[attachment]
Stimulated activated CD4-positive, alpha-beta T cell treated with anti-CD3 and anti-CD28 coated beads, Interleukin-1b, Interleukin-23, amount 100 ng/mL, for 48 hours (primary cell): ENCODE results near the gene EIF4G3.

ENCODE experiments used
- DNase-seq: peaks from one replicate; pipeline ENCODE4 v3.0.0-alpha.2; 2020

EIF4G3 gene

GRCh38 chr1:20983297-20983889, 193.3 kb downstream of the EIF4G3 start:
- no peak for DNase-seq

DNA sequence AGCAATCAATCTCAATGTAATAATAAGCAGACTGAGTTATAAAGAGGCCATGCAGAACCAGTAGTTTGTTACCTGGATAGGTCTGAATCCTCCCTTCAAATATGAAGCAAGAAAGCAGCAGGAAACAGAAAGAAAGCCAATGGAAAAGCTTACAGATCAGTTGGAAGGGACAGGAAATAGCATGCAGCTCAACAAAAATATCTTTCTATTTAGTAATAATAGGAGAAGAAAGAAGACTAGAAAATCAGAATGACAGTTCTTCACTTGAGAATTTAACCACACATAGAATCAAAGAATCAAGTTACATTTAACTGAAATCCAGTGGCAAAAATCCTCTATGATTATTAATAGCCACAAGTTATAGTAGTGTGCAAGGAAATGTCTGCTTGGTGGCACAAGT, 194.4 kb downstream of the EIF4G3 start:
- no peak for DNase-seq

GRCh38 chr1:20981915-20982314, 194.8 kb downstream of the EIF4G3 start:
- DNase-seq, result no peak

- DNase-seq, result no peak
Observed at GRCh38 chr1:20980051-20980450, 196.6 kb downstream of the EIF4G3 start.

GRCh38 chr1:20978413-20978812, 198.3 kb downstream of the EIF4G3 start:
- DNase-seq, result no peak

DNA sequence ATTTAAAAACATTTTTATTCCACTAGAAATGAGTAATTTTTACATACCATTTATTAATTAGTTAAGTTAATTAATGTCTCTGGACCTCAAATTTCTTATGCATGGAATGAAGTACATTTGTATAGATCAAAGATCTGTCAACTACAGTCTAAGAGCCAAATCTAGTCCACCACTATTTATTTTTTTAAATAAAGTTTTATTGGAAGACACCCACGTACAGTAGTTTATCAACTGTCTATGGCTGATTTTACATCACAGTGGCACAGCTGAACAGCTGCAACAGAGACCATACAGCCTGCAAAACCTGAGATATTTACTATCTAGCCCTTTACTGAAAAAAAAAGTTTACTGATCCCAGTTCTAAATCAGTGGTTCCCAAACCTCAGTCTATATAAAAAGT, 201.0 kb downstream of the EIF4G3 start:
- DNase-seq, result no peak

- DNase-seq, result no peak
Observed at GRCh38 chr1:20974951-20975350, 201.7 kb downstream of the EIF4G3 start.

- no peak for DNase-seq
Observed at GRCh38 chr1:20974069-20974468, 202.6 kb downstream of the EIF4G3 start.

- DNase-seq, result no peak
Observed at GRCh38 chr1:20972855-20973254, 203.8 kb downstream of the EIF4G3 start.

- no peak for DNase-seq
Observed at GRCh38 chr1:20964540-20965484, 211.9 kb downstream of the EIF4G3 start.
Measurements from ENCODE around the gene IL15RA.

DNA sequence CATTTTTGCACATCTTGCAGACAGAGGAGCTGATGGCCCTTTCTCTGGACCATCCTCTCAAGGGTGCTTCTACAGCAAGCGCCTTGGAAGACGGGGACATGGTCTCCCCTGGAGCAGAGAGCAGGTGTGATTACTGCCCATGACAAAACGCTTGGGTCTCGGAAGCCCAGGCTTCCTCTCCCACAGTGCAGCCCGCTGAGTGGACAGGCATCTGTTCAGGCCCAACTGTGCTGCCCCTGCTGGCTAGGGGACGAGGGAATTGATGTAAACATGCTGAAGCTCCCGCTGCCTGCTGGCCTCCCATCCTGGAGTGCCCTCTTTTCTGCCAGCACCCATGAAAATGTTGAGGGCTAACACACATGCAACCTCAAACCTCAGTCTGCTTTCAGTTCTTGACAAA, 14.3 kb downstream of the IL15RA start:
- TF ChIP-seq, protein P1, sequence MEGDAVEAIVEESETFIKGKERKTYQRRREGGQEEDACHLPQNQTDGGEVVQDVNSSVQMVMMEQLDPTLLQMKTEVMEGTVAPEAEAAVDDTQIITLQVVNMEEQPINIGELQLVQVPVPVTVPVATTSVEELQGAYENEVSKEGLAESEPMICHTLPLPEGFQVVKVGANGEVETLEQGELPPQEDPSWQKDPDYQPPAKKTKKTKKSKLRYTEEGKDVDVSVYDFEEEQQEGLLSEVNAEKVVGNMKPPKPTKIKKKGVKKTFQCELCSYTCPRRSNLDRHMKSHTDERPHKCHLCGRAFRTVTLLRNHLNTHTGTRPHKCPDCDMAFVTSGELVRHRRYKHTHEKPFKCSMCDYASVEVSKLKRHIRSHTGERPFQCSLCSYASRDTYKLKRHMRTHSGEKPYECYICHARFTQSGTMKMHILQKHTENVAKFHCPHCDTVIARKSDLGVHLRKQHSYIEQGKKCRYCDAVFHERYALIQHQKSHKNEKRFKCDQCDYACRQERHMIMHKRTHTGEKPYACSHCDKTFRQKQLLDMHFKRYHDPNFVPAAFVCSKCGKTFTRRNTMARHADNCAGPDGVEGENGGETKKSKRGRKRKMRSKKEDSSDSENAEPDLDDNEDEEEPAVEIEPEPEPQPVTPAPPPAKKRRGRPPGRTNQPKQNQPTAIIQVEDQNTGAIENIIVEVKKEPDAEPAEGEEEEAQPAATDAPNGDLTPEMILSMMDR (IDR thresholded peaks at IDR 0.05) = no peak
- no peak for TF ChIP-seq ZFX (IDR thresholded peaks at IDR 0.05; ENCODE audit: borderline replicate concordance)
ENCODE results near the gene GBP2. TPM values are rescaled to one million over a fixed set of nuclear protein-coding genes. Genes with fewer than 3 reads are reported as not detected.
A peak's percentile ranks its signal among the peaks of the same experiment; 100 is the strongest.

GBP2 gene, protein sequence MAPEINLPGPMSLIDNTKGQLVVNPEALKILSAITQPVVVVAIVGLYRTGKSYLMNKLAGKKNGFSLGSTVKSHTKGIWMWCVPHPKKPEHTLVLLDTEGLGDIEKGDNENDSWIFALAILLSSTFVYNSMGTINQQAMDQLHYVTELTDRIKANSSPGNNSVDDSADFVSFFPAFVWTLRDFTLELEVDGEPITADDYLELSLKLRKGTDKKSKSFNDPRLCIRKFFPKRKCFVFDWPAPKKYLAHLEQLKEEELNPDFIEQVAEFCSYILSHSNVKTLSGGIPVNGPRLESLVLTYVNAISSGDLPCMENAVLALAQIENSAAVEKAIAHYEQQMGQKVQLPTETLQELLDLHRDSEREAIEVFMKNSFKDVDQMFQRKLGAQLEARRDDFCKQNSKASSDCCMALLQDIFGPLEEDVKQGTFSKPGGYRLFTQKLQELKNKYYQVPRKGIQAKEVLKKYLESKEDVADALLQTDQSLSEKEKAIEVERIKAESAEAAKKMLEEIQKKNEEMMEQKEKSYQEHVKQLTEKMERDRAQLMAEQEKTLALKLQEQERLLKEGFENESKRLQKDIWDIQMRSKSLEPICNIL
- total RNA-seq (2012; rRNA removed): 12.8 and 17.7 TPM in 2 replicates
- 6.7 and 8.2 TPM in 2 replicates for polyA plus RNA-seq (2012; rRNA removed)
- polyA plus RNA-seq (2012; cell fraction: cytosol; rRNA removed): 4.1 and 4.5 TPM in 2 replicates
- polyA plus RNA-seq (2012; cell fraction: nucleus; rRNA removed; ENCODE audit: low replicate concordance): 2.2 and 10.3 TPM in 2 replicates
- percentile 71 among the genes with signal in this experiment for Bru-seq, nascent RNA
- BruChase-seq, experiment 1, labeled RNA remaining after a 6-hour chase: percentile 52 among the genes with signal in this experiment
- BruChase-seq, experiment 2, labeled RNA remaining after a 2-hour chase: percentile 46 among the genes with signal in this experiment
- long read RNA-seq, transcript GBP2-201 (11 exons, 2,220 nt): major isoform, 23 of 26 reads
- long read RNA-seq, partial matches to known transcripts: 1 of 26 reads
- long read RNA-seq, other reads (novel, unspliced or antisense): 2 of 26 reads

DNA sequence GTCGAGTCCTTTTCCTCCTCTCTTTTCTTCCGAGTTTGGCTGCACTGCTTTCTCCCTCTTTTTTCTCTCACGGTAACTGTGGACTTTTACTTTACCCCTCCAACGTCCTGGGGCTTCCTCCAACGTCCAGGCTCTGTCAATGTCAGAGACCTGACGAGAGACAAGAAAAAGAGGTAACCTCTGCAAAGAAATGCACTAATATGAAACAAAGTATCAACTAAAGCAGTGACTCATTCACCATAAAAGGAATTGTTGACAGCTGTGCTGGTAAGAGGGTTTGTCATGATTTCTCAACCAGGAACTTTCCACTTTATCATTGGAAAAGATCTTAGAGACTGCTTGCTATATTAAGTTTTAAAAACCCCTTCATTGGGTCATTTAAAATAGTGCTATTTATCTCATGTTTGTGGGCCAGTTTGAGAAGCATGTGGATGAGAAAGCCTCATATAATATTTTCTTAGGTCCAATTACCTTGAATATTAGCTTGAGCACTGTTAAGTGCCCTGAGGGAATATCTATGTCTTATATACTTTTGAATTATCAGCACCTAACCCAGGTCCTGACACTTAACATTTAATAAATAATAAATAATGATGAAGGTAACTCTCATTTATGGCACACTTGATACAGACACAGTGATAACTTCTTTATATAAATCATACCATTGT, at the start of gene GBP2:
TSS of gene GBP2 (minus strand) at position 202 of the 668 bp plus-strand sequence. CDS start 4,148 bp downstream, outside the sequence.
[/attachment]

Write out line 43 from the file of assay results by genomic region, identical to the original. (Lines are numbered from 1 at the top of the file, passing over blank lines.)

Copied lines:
TSS of gene GBP2 (minus strand) at position 202 of the 668 bp plus-strand sequence. CDS start 4,148 bp downstream, outside the sequence.